Let It Not Be: Ten Regrettable Last Albums To Skip On 50th Birthday Of Fab Four's Finale
Robert Plant and Band Should Have Exited Before In Through The Out Door
Let It Be turns fifty this year, an anniversary that should basically be ignored. The last album by The Beatles, which was released after the Liverpool quartet disbanded in 1970, is their worst record.
Other than the opening track, the poignant "Two Of Us", there is little worth celebrating from Let It Be. The title track proved to be huge hit, as did "Get Back", but neither of those songs offer much to raise the high bar the Fan Four had set in the previous decade.
The rest of the album comprises some of the most forgettable songs The Beatles ever released, a clear sign they should have called it quits years before. "The One After 909" is a weak attempt to recapture earlier lightheartedness, and there is nothing to dig about "I Dig a Pony."
Not even George Harrison, whose improved songwriting talent had resulted in the two biggest hits in Abbey Road, could save the Fab Four's last record. His "I Me Mine" and "For You Blue" signify a sad regression in his efforts in composition.
As weak as it was, Let It Be seemed to start a dubious trend among other great bands. Over a dozen hugely popular bands since then have gone out with less of a bang and much more of a whimper, regarding their unremarkable final releases.
This list is limited to groups who, after releasing at least four albums, disbanded and remained so for at least a decade.He
1. Gaucho by Steely Dan
Coming in the heels of the timeless and hugely popular Aja, this forgettable record made fans wish Donald Fagen and Walter Becker had disbanded before they made it.
2. The Long Run by the Eagles
Glen Frey and Don Henley were clearly at the end of their collaborative creativity after Hotel California, so they had to resort to half of the songs here to be written by others.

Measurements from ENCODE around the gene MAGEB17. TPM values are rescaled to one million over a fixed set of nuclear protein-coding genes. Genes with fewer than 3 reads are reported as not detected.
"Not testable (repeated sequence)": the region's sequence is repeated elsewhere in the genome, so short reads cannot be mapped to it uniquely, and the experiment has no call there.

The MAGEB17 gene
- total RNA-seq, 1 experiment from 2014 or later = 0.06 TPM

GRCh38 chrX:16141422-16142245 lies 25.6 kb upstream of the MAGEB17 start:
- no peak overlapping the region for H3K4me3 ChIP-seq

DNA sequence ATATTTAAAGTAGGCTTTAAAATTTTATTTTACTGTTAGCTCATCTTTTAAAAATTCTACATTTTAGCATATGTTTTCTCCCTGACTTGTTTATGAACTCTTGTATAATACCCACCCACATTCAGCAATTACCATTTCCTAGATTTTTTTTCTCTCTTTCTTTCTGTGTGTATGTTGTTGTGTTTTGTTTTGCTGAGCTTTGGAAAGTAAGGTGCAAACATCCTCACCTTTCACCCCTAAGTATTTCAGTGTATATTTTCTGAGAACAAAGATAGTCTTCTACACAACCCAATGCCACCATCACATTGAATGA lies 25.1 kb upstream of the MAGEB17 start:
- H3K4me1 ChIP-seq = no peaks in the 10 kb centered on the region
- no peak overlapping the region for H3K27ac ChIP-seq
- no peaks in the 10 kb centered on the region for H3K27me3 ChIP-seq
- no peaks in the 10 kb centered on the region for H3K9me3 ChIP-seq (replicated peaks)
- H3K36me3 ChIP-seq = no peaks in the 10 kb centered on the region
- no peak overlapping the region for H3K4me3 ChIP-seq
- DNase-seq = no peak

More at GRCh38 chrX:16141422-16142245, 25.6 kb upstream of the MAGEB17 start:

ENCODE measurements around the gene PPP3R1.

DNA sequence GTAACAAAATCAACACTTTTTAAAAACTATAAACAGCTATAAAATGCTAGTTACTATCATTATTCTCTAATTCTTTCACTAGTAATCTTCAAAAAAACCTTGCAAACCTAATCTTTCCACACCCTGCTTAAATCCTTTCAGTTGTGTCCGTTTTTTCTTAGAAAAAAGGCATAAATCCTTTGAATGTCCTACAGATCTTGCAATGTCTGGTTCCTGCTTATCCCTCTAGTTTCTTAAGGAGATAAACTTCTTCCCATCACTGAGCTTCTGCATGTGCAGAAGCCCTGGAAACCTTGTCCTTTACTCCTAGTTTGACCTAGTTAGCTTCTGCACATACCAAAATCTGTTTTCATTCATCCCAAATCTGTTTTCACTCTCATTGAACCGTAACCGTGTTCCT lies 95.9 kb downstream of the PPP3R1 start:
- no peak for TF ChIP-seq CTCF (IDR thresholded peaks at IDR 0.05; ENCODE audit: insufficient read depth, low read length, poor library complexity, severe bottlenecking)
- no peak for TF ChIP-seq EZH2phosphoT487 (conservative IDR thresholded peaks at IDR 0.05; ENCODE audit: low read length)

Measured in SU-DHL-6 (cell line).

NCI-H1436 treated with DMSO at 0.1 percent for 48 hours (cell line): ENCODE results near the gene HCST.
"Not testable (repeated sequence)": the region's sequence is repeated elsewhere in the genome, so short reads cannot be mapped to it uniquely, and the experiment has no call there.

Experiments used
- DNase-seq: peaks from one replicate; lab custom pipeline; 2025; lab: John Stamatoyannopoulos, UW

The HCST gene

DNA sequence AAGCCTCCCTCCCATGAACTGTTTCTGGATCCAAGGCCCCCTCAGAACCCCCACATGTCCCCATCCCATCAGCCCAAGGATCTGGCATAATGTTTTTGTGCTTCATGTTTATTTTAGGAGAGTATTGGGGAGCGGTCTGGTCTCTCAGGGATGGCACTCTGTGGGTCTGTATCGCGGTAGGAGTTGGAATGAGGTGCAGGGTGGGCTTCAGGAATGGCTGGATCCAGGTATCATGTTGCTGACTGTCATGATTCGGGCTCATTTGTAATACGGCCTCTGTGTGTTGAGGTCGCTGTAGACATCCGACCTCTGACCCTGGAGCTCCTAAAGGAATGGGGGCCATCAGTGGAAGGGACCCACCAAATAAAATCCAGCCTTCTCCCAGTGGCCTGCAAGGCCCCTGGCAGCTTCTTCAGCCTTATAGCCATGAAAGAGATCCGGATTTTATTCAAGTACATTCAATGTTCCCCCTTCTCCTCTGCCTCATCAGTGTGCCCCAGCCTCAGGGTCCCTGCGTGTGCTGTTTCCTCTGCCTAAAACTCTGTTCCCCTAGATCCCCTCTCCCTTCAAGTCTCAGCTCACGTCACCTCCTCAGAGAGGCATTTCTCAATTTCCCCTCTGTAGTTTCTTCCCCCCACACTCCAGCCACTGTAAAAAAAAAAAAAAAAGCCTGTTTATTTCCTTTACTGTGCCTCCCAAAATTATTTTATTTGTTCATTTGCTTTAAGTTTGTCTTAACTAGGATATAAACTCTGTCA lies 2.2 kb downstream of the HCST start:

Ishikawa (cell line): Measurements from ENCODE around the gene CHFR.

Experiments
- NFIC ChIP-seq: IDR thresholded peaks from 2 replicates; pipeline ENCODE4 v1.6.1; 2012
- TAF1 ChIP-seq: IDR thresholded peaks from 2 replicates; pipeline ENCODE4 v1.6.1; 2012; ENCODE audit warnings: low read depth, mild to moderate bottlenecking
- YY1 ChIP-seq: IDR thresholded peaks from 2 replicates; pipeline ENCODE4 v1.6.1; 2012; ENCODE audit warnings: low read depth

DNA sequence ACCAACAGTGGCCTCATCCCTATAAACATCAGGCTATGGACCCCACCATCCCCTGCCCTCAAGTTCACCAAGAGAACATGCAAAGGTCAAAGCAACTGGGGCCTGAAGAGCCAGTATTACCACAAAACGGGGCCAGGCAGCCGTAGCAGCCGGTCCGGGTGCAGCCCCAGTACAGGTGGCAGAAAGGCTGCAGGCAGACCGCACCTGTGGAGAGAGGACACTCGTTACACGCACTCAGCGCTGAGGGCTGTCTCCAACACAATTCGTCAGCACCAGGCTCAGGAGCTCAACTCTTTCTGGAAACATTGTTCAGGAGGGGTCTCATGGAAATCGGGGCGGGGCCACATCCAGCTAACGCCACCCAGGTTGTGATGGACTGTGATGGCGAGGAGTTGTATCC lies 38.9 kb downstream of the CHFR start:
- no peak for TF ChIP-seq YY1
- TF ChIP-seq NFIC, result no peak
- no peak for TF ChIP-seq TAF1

3. Road Island by Ambrosia
Their records had been declining already, but this eight song disaster ended the band's career on a sour note (literally).
4. Frestonia by Aztec Camera
Cuts like "Spanish Horses" in Dreamland indicated a return to the beauty of Roddy Frame's early music, making this follow up sound even more disappointing.
5. Kilroy Was Here by Styx
While Paradise Theater worked out pretty well as a concept album, "Mr. Roboto" and its fellow tracks left fans wishing Kilroy Had Never Been Here.
6. Bridge Over Troubled Water by Simon and Garfunkel
Several songs like the title track and "The Boxer" have endured, unlike the other weak efforts on both sides of this farewell album.
7. Dream Time by the Stranglers
Fans had finally accepted the punk band's transition to acoustic material, but this overproduced batch of clunkers called Dream Time turned out to be a nightmare.
8. Love Beach by Emerson, Lake and Palmer
The latter two members split up the trio the second the recording was done, leaving Emerson to waste his time trying to finish any final touches.
9. Look Hear by 10cc
Bloody Tourists had shown Eric Stewart and Graham Gouldman at their collaborative peak, and this subsequent release indicated a quick decline.
10. In Through the Out Door by Led Zeppelin
Synthesizer-induced music did not suit Led Zep, even though "Fool in the Rain" became a big hit.